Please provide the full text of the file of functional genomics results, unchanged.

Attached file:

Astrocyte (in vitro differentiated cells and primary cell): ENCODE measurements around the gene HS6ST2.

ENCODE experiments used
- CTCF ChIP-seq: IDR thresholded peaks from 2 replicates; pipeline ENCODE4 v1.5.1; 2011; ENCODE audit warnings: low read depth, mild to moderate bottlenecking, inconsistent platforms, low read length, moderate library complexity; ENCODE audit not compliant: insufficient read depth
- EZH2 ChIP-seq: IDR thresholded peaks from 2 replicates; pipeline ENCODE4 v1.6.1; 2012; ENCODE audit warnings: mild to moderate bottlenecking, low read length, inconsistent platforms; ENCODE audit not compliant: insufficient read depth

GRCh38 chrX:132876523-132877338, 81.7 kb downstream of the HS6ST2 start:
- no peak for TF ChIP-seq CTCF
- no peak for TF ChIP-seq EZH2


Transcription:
Astrocyte (in vitro differentiated cells and primary cell): ENCODE measurements around the gene HS6ST2.

ENCODE experiments used
- CTCF ChIP-seq: IDR thresholded peaks from 2 replicates; pipeline ENCODE4 v1.5.1; 2011; ENCODE audit warnings: low read depth, mild to moderate bottlenecking, inconsistent platforms, low read length, moderate library complexity; ENCODE audit not compliant: insufficient read depth
- EZH2 ChIP-seq: IDR thresholded peaks from 2 replicates; pipeline ENCODE4 v1.6.1; 2012; ENCODE audit warnings: mild to moderate bottlenecking, low read length, inconsistent platforms; ENCODE audit not compliant: insufficient read depth

GRCh38 chrX:132876523-132877338, 81.7 kb downstream of the HS6ST2 start:
- no peak for TF ChIP-seq CTCF
- no peak for TF ChIP-seq EZH2